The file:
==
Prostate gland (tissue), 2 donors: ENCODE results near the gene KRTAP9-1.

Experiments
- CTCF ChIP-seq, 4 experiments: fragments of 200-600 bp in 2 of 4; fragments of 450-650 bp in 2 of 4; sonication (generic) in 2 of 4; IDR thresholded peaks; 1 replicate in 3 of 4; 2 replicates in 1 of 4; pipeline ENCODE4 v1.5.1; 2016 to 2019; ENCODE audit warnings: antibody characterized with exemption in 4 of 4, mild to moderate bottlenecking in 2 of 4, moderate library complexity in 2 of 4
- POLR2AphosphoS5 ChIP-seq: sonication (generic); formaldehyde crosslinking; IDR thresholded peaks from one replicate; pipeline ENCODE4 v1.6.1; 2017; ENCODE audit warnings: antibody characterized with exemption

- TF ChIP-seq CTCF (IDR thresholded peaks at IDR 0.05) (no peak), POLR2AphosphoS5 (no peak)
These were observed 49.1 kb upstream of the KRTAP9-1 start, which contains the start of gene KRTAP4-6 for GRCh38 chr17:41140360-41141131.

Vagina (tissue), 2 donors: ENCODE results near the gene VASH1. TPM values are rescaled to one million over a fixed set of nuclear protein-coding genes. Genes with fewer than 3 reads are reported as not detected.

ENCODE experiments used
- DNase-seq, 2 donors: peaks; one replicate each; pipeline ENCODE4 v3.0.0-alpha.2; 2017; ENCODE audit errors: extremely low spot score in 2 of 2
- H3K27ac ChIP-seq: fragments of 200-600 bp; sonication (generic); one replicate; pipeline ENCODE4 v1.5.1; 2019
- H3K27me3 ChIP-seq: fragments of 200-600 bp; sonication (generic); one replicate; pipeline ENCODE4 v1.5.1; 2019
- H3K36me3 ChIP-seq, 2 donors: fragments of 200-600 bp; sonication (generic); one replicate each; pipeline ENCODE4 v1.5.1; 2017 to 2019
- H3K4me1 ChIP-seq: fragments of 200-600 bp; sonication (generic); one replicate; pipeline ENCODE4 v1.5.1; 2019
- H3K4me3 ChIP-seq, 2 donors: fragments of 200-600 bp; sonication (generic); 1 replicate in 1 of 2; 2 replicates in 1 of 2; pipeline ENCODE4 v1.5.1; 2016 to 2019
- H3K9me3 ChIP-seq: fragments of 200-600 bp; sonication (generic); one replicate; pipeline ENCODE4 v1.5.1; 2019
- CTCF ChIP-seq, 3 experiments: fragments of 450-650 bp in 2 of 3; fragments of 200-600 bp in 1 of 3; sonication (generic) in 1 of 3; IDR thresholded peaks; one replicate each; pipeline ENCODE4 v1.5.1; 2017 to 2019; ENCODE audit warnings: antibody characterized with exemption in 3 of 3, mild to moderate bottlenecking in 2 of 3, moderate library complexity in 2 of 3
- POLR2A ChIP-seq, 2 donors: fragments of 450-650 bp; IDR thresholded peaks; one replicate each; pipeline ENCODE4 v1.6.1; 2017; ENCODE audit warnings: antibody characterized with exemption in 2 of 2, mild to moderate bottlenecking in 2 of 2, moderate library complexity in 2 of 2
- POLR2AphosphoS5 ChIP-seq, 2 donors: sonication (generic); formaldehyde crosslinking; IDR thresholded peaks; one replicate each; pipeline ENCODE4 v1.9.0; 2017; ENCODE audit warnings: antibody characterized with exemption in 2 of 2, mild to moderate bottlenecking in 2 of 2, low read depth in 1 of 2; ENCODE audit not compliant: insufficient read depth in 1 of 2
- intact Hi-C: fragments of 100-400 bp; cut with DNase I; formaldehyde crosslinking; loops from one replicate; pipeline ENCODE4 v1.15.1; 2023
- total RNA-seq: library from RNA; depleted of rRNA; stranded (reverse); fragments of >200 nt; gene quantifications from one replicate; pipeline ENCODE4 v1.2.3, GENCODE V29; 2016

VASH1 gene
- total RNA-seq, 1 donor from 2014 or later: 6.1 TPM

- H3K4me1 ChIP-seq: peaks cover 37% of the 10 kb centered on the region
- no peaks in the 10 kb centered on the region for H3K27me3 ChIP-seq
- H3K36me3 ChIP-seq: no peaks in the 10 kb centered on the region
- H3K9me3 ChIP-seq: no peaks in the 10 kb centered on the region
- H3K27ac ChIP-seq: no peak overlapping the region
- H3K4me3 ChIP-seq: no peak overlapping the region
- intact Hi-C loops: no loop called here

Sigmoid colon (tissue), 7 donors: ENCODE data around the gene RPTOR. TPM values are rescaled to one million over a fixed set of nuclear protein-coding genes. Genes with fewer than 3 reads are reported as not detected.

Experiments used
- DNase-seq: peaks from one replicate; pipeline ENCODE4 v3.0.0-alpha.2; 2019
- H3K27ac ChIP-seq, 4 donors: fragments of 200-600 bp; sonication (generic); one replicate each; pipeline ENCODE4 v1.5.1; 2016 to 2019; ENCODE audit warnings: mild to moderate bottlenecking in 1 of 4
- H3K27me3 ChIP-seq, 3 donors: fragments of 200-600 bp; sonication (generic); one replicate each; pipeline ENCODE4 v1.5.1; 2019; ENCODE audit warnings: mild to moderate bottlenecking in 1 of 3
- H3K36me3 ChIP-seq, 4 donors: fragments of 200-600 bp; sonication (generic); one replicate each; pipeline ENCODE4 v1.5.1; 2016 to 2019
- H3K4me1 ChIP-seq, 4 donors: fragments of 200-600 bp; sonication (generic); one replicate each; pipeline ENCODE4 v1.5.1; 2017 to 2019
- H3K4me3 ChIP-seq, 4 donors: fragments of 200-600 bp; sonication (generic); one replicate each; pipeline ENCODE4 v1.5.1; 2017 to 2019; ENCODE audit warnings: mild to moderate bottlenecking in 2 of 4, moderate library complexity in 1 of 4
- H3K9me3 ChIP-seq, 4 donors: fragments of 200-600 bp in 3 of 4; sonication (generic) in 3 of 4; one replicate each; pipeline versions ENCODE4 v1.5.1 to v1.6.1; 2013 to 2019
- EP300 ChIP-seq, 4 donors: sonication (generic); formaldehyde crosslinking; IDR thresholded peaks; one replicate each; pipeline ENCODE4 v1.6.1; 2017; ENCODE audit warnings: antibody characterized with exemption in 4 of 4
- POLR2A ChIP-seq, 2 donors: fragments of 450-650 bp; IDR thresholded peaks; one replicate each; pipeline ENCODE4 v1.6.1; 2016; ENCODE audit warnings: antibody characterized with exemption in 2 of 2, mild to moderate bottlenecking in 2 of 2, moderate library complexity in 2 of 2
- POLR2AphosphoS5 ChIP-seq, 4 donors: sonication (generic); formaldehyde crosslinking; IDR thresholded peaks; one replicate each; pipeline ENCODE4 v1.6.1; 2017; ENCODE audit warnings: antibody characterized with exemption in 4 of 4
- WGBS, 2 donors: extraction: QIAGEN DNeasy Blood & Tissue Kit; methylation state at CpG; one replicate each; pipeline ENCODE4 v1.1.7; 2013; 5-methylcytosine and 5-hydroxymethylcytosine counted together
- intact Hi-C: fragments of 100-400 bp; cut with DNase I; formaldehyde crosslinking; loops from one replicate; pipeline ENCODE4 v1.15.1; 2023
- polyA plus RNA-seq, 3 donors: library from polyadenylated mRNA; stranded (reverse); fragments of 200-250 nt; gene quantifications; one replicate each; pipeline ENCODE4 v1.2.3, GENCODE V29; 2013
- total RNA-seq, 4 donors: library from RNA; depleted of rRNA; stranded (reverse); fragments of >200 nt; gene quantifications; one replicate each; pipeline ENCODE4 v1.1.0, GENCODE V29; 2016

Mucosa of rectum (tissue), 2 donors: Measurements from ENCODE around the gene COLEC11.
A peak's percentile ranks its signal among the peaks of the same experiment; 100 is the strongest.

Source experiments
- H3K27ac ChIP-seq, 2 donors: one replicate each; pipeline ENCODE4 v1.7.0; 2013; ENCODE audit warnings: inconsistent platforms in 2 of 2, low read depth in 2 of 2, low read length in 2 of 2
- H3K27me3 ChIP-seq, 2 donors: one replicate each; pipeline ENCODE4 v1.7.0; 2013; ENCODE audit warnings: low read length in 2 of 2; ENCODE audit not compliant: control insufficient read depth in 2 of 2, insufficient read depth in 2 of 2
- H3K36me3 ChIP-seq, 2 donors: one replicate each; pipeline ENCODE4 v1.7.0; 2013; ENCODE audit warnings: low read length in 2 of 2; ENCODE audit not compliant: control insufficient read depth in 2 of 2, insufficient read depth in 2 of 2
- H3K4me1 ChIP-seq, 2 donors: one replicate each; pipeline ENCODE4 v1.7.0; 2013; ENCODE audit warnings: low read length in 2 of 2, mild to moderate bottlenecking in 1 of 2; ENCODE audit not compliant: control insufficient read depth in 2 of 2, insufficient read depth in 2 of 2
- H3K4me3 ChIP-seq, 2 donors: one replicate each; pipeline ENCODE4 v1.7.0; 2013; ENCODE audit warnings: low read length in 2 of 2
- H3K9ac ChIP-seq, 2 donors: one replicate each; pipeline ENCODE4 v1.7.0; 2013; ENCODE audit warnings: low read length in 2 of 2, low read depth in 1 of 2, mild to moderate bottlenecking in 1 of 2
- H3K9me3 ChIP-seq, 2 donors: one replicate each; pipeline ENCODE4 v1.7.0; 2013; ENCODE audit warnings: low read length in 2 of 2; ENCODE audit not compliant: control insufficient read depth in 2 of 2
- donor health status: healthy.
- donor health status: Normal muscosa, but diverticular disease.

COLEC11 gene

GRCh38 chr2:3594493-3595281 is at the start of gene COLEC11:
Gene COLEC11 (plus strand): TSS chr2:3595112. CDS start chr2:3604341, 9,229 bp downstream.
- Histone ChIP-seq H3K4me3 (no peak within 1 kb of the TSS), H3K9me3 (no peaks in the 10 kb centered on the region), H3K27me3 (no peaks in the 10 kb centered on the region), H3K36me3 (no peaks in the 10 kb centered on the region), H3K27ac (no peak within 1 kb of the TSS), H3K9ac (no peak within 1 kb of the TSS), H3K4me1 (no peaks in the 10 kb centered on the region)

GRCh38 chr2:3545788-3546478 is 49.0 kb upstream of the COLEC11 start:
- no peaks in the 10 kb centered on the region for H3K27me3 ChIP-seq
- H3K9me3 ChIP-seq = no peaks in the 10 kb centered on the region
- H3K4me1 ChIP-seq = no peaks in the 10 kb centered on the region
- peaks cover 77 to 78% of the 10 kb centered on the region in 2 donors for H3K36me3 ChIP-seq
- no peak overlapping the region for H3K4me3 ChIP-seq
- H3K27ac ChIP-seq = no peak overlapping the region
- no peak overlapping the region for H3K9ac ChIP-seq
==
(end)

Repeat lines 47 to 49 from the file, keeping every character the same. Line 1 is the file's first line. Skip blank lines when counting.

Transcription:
A peak's percentile ranks its signal among the peaks of the same experiment; 100 is the strongest.

Source experiments
- H3K27ac ChIP-seq, 2 donors: one replicate each; pipeline ENCODE4 v1.7.0; 2013; ENCODE audit warnings: inconsistent platforms in 2 of 2, low read depth in 2 of 2, low read length in 2 of 2